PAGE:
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Cedar-Riverside preps for light rail

The neighborhood is anticipating more development after the light rail opens.
An audience member asks executive director of West Band Community Development Corporation Tim Mungavan a question about the citys new plans on Thursday.
Image by Holly Peterson
An audience member asks executive director of West Band Community Development Corporation Tim Mungavan a question about the city’s new plans on Thursday.

Community groups in Cedar-Riverside are joining other University of Minnesota neighborhoods’ efforts to control the effects of development.

At a joint meeting of the West Bank Community Coalition and the West Bank Community Development Corporation on Thursday, members discussed remaking the neighborhood’s small area plan to manage the effects of development around the West Bank light rail station.

WBCDC Executive Director Tim Mungavan said revising the current small area plan may help insulate residents from the effects of higher property values expected after the light-rail Green Line opens in 2014.

Those higher prices around the station could lead to higher property taxes and, in turn, higher rent for Cedar-Riverside businesses, he said.

“That’s our major concern: What will happen to businesses that are renting?” Mungavan told the crowd of about 30 at the Coyle Community Center on Thursday.

The current plan, approved by the Minneapolis City Council in 2008, didn’t include enough input from those who may be threatened with displacement, Mungavan said, particularly the neighborhood’s immigrant communities.

Minneapolis city planner Joseph Bernard said small area plans function as an amendment to the city’s comprehensive development plan.

Although the city involved a variety of stakeholders in drafting the 2008 plan, Bernard said, his department is open to more community proposals.

“It’s certainly an option to move forward,” Bernard said.

Mungavan had planned to present a resolution proposing a new small area plan, but he tabled the item for a future meeting.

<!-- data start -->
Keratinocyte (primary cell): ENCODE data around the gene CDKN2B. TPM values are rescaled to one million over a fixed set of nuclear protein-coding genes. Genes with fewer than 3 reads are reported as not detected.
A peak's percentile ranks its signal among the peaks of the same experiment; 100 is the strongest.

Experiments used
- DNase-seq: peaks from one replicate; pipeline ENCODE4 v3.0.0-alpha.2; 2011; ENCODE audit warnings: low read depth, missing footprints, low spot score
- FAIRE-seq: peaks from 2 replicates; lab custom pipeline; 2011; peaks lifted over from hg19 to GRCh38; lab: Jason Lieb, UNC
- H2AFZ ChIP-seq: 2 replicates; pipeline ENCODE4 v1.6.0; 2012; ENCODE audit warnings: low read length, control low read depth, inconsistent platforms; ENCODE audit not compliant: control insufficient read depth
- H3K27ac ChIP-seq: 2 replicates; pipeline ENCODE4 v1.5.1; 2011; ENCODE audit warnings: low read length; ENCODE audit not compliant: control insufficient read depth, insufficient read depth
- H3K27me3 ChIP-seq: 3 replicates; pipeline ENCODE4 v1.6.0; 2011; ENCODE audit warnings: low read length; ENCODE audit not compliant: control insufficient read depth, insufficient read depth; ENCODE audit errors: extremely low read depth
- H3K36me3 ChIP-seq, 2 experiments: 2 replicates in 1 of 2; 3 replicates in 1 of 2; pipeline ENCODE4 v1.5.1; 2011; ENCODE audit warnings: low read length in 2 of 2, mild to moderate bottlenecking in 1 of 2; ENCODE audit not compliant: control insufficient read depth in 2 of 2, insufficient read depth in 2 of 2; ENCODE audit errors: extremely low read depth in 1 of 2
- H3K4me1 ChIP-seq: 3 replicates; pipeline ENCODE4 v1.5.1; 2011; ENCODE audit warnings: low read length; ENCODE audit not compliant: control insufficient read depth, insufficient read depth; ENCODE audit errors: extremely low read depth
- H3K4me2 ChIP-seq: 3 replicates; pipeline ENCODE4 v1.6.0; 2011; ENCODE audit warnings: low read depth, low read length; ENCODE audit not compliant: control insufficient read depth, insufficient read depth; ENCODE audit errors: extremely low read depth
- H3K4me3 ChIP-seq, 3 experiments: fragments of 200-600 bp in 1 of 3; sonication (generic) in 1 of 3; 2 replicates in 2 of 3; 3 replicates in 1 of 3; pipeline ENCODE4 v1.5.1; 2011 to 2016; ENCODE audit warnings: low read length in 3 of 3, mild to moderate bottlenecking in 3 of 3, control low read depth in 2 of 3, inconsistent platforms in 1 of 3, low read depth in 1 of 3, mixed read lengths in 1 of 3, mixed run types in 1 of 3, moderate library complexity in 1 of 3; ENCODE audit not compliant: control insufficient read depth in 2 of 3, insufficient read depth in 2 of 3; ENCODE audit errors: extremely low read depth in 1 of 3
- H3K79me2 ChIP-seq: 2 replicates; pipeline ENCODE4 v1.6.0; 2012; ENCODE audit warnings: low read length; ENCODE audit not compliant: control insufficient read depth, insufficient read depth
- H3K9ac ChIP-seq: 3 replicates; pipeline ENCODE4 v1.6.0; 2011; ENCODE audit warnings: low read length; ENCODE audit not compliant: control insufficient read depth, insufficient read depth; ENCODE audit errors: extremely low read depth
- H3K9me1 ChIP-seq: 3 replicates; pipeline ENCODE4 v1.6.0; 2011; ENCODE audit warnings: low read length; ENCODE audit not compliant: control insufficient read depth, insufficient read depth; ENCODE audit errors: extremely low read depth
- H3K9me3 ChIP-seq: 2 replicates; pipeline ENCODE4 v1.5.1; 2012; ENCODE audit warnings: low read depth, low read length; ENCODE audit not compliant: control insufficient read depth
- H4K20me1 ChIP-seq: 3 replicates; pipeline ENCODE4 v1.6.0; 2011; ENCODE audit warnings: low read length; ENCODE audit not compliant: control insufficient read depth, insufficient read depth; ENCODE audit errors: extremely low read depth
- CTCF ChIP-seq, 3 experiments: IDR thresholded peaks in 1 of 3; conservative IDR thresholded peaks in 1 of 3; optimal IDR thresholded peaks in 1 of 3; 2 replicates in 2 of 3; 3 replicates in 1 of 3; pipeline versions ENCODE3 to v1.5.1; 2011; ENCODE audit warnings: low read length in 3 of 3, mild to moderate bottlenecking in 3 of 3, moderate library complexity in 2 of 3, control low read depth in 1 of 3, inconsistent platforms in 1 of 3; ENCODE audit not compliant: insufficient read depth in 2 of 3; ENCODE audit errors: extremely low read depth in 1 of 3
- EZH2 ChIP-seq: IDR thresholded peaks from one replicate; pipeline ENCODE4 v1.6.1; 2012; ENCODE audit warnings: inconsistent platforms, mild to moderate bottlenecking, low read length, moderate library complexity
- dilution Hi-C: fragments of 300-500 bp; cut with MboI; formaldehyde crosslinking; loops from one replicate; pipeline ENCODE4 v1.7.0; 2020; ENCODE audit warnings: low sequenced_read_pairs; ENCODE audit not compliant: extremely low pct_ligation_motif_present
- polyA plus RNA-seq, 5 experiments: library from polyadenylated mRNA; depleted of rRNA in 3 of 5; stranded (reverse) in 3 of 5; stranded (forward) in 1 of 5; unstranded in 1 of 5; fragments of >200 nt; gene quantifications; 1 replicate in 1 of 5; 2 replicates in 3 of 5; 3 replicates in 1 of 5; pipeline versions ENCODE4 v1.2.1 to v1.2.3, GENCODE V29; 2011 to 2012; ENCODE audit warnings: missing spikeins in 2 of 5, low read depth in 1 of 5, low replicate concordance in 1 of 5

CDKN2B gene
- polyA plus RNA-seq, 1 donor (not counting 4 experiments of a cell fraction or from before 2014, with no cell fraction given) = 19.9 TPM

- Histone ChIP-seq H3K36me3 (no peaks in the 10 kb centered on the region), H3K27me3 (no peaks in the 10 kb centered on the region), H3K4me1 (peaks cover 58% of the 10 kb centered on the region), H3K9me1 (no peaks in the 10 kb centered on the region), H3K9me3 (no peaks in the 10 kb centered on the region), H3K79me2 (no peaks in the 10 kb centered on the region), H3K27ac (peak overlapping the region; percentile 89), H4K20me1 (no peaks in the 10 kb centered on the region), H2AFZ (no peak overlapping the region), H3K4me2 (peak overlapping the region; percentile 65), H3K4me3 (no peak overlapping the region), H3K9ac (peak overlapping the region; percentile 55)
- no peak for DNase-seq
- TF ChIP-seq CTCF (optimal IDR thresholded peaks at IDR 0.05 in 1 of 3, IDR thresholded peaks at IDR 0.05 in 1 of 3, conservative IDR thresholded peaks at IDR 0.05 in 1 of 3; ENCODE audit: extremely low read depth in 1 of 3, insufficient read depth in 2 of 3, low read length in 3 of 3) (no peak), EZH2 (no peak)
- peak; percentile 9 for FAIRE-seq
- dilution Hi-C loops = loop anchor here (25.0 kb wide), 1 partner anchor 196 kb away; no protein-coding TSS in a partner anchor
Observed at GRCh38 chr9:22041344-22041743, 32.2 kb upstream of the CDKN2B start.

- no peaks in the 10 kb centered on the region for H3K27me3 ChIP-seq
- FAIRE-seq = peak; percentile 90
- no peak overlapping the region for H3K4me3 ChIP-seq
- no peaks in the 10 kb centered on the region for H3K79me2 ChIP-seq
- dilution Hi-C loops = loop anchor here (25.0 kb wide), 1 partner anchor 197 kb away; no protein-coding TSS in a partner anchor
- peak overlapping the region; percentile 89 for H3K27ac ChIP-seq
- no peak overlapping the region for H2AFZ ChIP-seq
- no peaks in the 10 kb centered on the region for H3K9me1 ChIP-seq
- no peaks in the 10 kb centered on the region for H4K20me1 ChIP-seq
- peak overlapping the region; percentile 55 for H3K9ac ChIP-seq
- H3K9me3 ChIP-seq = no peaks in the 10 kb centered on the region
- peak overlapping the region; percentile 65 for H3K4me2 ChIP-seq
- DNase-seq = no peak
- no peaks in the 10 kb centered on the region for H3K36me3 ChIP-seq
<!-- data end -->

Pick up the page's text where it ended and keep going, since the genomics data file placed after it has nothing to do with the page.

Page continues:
Diverse development

Displacement was an issue during the urban revival projects on the West Bank in the 1970s, when ambitious projects like Riverside Plaza were set to completely change the neighborhood.

When the West Bank light-rail station opens, higher land prices could again displace residents and businesses living near the stop.

“We’ve always been committed to the idea that residents should be part of the decision-making and that low-income people should not be pushed out by public action,” Mungavan said.

A 2010 city study labeled the area around the stop on Washington Avenue Southeast between the University’s West Bank campus and Interstate 35-W a “potential development zone.”

While some residents could be displaced, Bernard said higher land prices could also be a benefit for people who want more market-rate housing, and the city has to consider both perspectives.

The debate around Cedar-Riverside’s future received a boost after Faisal Roble, a Los Angeles city planner, gave a speech at a community meeting in June.

Roble focused on his experience with public transit systems and their effects on the communities they pass through.

WBCC Executive Director Hussein Ahmed said the community hopes development around the light-rail station will bolster the neighborhood.

“We want to be in a good position to take advantage of the light rail,” he said. “We don’t want to be the least developed or a forgotten area.”

Ahmed said revamping Cedar-Riverside’s small area plan is key to realizing that goal.

“Development is coming very fast, so we have got to be prepared for it,” he said. “Otherwise, we’re going to be victims of it.”

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